In June 2020 it was announced that The Ledbury would not reopen in the forseeable future following the government-imposed Covid-19 related closure of UK restaurants (which happened in March - June 2020).
It is now over a decade since the Ledbury opened its doors in 2005, in a location that at the time was regarded as daring for a fine dining restaurant. Ladbroke Grove has changed markedly over the years. In the early 1980s when I first lived in London it was the kind of area where even the Alsatians went around in pairs. Under the leadership of Brett Graham in the kitchen, The Ledbury gained a Michelin star in 2006 and a second in 2010.
The tasting menu was priced at £140, with a la carte at £115 for four courses, and a set lunch at £70. The wine list has deep coverage of Burgundy but ventures much further afield too, even offering some German red wines. Domaine Pelle Menetou-Salon Morogues 2015 was £57 for a bottle that you can find in the high street for £14, Breuer Riesling Momtosa 2012 was £75 compared to its retail price of £23, and Felton Road Bannockburn Pinot Noir 2011 was £90 for a wine that will set you back £30 in the shops. There are grander offerings too, such as Ravenau Chablis Les Vaillons 2007 at a bargain £175 compared to its retail price of £144, and Lafon Mersault Charmes 2005 at a reasonable £380 for a bottle whose current retail value is £306.
A series of nibbles appeared at the start of the meal. Laverbread crisp with mussel puree were pleasant, but I preferred a foie gras puff with mead jelly. This was excellent, the liver flavour combining nicely with the jelly, the texture of the puff suitably light. Steamed and grilled brioche with truffle and pumpkins was also good, but my favourite was muntjac dumpling with fruit de moutarde, the spicy fruit and mustard preserve. The dumpling had deep flavour, the bite of mustard and the acidity of the fruit creating a lovely balance with the deer (18/20 average, more for the muntjac).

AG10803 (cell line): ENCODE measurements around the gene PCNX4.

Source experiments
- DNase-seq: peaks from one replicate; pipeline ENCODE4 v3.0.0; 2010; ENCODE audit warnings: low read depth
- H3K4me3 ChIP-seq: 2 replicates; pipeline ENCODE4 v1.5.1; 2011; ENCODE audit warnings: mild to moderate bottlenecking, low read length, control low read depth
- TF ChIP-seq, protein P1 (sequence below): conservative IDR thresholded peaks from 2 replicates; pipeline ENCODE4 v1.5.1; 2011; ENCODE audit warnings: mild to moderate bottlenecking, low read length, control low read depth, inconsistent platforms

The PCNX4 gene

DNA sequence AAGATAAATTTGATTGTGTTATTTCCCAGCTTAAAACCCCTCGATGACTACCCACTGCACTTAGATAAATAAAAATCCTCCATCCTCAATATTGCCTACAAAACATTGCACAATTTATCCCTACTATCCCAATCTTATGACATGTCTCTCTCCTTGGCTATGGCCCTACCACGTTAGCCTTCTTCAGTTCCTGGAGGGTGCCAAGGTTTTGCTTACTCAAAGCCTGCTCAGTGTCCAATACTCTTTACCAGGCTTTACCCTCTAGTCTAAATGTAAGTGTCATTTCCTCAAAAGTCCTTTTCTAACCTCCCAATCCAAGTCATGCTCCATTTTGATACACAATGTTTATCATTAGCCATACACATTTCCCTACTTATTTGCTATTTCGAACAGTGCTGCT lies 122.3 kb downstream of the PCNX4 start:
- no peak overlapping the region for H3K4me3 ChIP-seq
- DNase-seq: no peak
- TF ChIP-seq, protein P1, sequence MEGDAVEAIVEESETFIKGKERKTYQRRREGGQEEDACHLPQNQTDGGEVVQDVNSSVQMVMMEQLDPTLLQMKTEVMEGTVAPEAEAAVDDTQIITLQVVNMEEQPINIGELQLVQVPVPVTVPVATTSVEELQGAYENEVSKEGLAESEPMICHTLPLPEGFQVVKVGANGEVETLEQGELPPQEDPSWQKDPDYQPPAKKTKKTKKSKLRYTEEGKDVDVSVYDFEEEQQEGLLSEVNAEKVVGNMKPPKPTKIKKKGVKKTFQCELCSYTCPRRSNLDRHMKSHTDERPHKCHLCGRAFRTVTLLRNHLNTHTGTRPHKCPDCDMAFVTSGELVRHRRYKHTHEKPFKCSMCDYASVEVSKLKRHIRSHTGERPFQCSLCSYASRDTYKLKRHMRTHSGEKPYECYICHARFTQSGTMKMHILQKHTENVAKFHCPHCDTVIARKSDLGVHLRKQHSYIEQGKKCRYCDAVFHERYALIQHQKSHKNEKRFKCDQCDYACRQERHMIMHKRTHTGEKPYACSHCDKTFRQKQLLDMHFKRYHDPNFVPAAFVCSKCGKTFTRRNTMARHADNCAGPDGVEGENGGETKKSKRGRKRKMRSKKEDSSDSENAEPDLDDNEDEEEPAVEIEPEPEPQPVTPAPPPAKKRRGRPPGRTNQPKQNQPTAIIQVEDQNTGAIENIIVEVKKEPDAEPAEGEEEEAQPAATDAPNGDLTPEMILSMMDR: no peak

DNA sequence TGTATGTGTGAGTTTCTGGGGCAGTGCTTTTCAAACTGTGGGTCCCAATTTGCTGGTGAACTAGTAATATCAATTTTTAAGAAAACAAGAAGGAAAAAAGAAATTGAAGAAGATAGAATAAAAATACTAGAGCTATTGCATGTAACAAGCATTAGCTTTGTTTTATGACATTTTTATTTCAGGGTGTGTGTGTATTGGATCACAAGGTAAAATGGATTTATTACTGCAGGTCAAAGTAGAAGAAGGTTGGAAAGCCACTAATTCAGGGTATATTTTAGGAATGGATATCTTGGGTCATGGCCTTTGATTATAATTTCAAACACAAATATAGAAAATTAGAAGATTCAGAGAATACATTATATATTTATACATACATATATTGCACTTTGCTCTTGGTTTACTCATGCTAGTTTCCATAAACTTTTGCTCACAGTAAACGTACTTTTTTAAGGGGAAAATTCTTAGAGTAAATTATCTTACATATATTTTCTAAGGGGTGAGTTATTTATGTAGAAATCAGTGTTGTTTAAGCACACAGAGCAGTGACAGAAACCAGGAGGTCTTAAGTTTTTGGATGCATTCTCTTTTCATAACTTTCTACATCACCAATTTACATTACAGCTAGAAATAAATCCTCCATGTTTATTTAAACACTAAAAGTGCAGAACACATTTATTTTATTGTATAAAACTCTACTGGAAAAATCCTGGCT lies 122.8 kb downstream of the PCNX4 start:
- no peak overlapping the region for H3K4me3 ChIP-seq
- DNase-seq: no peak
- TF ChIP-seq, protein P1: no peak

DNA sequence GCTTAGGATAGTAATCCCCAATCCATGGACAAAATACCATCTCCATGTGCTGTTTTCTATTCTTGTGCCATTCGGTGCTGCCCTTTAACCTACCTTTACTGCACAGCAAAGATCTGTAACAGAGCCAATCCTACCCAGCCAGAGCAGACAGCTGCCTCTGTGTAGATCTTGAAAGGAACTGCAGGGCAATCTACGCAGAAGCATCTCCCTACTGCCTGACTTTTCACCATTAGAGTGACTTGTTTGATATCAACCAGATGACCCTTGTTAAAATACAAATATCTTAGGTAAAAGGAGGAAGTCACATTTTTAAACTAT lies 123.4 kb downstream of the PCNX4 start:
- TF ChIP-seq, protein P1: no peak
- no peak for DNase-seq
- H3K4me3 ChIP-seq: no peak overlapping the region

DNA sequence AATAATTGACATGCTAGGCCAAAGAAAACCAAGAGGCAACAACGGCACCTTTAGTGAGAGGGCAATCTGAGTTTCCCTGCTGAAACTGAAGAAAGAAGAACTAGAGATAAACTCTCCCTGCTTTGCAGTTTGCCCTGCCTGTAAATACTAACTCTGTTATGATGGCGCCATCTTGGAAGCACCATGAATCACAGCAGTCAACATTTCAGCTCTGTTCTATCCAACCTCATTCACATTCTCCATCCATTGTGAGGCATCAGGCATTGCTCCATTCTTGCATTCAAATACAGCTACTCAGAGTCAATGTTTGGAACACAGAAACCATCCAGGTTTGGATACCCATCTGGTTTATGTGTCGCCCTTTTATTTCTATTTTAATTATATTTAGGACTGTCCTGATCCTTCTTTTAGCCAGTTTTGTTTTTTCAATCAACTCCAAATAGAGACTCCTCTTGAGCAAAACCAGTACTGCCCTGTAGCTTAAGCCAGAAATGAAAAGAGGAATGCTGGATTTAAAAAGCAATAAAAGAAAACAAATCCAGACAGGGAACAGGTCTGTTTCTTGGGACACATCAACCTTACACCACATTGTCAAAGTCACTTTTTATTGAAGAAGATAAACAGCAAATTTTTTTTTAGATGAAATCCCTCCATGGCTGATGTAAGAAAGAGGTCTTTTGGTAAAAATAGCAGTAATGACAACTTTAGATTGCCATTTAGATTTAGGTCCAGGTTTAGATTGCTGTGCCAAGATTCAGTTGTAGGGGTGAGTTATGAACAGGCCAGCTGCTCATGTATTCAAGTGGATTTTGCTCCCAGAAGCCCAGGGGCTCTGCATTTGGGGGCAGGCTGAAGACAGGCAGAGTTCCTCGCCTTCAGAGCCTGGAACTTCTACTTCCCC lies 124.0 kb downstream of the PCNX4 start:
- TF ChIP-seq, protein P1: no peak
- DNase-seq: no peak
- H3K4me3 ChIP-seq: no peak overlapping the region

My first course was white beetroot baked in clay with eel in both smoked and dried form, with a garnish of English caviar. This was unusual and interesting, the beetroot sliced very thin, the smokiness of the eel and the tang of caviar working nicely with the earthiness of the beetroot (17/20).
A pair of scallops came next, served with a selection of brassicas. The scallops had lovely inherent sweetness, cooked lightly, and paired well with the delicately cooked brassicas (18/20). John Dory came with Jerusalem artichokes and lemon and mushrooms. The fish was accurately cooked and the lemon provided some freshness (17/20).
A pre-dessert of rhubarb buttermilk with olive oil shortbread was pleasingly refreshing, and set up the main dessert nicely. This was the signature brown sugar tart with stem ginger ice cream. This was a fine dish, the pastry delicate, the filling’s sweetness balanced by the distinctive flavour of the ginger (19/20).
Service was excellent, the staff attentive and helpful. The bill came to £169 per head, with a few glasses of wine. If you shared a modest bottle of wine then a realistic all-in price with coffee and service would be around £160. The Ledbury sails on, retaining its position at or near the top of London’s restaurant scene. It combines inventive and appealing food with silky smooth service and a relaxed atmosphere, which is why it is probably the toughest reservation to get in the capital.Book